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Postgraduate research in Classics


Completed PhDs


Completed MAs

BA (Honours)

Classics PhD

Dean Alexander BA (Hons), MA (Otago)

Ultimus Romanorum: The Rise of Cassius the Tyrannicide

Supervisors: Professor Jon Hall and Professor Robert Hannah (Dean, Faculty of Arts & Social Sciences, University of Waikato)

Kara Braithwaite-Westoby PgDip, BA (Otago)

Epameinondas and the Theban Hegemony

Kara is researching the famous general Epameinondas (c. 420-361 B.C.), who was instrumental in establishing Theban Hegemony during the early fourth century B.C. His Thesis will attempt to assess, in its entirety, his life and times with particular interest in his capacity as a statesman and general.

Supervisors: Associate Professor Pat Wheatley and Dr Sean McConnell

Charlotte Dunn BA (Hons), MA (Otago)

The Career of Demetrius Poliorcetes

Supervisors: Associate Professor Pat Wheatley and Professor Jon Hall.

Joel Gordon BMus, BA(Hons), MA (Victoria), GradDip (App Theol)

Imagining the Underworld:  Topography Versus Eschatology

Supervisors: Dr Arlene Allan and Dr Sean McConnell

Thomas Köentges BA, MA (Leipzig)

A Commentary on the "pre-Cena" Section of Petronius' Satyrica

Supervisors: Dr John Garthwaite and Professor William Dominik

Kyle Gervais BSc (Hons), MA Classics (Queen's University)

A Commentary of Statius, Thebaid 2

Supervisors: Professor William Dominik and Dr John Garthwaite

Maria Mackay BA, Dip Tchng, DCE, PGDipArts (English, Classics), Dip Grad (English, Classics), MA (Otago)

Klytaimestra: Gene and Gender Conflict in Greek Tragedy.

Supervisors: Dr Arlene Allan and Professor Brian Boyd (University of Auckland)

Cameron McPhail BA (Hons), MA (Otago)

The Continents and Panhellenism: From Homer to Herodotus.

Supervisors: Professor Robert Hannah (Dean, Faculty of Arts & Social Sciences, University of Waikato) and Associate Professor Pat Wheatley

Stefan Pedersen BA (Massey), PGDipArts, MA (Otago)

Regularly Irregular Motion in Proclus’ Celestial Physics

Supervisors: Professor Robert Hannah (Dean, Faculty of Arts & Social Sciences, University of Waikato), Dr Peter Anstey (Department of Philosophy)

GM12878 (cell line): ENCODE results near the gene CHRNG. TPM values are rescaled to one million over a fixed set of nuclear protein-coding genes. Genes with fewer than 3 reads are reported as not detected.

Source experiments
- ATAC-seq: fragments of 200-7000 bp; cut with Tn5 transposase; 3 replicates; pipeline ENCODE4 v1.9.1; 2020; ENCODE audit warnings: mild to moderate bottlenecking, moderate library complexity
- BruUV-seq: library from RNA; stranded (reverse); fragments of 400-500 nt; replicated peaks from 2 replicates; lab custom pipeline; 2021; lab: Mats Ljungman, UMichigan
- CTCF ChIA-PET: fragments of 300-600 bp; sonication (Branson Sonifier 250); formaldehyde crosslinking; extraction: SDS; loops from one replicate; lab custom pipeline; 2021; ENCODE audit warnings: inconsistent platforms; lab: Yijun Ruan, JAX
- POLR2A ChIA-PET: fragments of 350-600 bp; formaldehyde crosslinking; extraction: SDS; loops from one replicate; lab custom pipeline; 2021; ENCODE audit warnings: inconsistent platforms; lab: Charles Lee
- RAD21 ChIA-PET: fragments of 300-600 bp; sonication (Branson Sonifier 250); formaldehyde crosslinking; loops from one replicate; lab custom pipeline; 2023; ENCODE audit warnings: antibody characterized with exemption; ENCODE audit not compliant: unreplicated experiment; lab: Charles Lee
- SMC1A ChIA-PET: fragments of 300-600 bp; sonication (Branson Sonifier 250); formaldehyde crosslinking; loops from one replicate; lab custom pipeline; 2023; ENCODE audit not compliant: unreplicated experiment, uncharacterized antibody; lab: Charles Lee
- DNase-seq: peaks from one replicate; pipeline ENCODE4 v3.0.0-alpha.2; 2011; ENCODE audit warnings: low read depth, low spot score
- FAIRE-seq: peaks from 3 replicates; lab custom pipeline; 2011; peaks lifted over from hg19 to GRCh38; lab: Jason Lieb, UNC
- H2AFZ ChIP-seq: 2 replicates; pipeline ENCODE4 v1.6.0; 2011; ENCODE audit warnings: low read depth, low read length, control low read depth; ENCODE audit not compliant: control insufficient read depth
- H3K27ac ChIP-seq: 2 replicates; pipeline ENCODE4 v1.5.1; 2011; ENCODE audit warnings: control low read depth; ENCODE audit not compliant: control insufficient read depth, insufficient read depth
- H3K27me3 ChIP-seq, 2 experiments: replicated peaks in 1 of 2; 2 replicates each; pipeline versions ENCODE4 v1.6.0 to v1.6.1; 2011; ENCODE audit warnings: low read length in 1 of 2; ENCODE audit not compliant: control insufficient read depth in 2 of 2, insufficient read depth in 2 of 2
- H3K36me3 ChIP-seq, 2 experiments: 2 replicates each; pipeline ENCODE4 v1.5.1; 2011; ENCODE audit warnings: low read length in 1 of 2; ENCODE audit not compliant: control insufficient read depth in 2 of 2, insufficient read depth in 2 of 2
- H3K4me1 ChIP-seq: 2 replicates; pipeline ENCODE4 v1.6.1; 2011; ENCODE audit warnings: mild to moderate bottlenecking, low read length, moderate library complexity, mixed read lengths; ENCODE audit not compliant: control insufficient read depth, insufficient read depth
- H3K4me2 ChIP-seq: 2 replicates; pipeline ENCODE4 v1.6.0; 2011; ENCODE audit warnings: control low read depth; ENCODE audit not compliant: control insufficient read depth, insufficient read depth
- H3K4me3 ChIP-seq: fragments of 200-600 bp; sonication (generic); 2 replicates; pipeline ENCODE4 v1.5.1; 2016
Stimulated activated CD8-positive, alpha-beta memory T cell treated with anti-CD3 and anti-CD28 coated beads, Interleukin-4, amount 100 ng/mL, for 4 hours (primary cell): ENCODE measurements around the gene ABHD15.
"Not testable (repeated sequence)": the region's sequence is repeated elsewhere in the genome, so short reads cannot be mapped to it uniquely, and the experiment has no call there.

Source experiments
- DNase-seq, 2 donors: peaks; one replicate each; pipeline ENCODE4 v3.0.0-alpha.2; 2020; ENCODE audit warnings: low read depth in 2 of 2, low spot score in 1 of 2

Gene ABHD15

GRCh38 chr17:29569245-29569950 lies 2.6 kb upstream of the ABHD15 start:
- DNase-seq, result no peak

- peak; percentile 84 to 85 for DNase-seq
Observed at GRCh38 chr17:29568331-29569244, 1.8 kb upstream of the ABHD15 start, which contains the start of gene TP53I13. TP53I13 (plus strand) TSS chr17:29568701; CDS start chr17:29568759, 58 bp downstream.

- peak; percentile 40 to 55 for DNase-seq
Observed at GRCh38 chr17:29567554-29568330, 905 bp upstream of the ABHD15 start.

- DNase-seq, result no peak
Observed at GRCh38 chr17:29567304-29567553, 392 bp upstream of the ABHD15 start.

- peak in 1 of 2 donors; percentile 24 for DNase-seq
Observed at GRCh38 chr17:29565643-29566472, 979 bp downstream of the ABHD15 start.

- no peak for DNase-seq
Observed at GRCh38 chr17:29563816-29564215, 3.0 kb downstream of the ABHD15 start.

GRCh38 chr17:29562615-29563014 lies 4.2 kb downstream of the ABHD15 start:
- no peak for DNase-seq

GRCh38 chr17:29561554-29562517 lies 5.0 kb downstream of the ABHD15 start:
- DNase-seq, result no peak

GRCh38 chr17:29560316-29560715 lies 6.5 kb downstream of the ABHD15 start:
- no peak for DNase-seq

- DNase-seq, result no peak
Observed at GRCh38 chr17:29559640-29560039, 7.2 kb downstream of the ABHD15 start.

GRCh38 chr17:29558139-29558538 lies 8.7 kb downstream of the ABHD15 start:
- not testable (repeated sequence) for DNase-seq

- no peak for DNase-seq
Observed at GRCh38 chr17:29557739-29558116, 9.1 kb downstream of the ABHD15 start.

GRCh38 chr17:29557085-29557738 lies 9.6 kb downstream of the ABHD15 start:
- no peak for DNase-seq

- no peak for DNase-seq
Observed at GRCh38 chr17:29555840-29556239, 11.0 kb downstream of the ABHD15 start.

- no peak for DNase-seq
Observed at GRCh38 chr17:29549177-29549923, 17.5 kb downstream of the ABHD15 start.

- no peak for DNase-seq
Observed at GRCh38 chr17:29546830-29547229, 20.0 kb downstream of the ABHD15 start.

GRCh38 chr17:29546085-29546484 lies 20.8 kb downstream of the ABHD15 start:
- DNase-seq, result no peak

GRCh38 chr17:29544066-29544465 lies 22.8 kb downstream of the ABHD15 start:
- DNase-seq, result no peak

Susan Pelechek BA (Coe College), PG Dip (Otago)

Representations and Receptions of Scipio Africanus

Supervisors: Professor William Dominik, Professor Jon Hall, and Associate Professor Pat Wheatley

Alessandra Pugliese BA, MA (Università Cattolica)

The Greek World and Rome in the Late Hellenistic Period

Supervisors: Associate Professor Pat Wheatley and Professor Robert Hannah (Dean, Faculty of Arts & Social Sciences, University of Waikato)

Bill Richardson BA (Hons) (UTAS)

The Origin of Philip II's Panhellenism

Supervisors: Associate Professor Pat Wheatley and Professor William Dominik

Constance Sleeth BA (Hons) (Trent), MA (Royal Holloway, U. of London)

Euripides' Zeus, Seneca's Jupiter: The Tragic 'Father of Gods and Men'

Supervisors: Dr Arlene Allan and Professor William Dominik

Andrew Stopyra BA (Hons) (Otago), MPhil (Cambridge)

Diodorus Siculus on Alexander

A transalation and commentary of Diodorus Siculus Book 17 on Alexander the Great.

Supervisors: Associate Professor Pat Wheatley and Professor Jon Hall

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Classics MA

John Blackler

Laughter in Plato

Supervisor:  Dr Sean McConnell

Chloe Bray

The Many Faces of the Moon: Lunar Mythology and Religion in the Ancient World

Supervisors: Dr John Garthwaite and Professor Robert Hannah (Dean, Faculty of Arts & Social Sciences, University of Waikato)

Campbell Calverley

The Rhetoric of Incest in Senecan Drama and Histories of Nero

Supervisor: Dr Gwynaeth McIntyre

Supun Ekanayake

‘Ruling “the other”: Roman provincial administration and its hegemony during the Late Republic as reflected in selected works of Cicero’

Provincial administration played a significant role in Roman expansion and imperialist propaganda. This thesis explores how Cicero’s portrayal of the provinces and provincials employs the notion of ‘the other’ and how this ideology functioned as a mechanism of control in the dissemination of Roman imperial propaganda. Furthermore, the thesis seeks to understand how alterity, while undeniably playing a key role in defining the relationship between Rome and her empire, also led to the ‘othering’ of the Romans themselves in the eyes of the provincials.

Supervisor: Jon Hall

Will Harvey

Reflections on the Enigmatic Goddess: The Origins of Hekate and the Development of her Character to the End of the Fifth Century B.C.

Supervisor: Dr John Garthwaite

Chelsea Johnston

Beware of that Cup!: The Role of Food-tasters in Ancient Society

Supervisor: Associate Professor Pat Wheatley

Lila Knight

From Commodus to Constantine: The Function and Administration of the Roman Imperial Mints in the Third Century CE

Supervisor: Dr Dan Osland

Amanda Macauley

Plutarch and the Virtues of the Roman matrona: Feminine First Person Discourse in the Parallel Lives

Supervisor:  Professor Jon Hall

John Matthews

Ovid's Tristia 2: a self-defence and contrite plea for mercy or a derisive critique of Augustan realpolitik?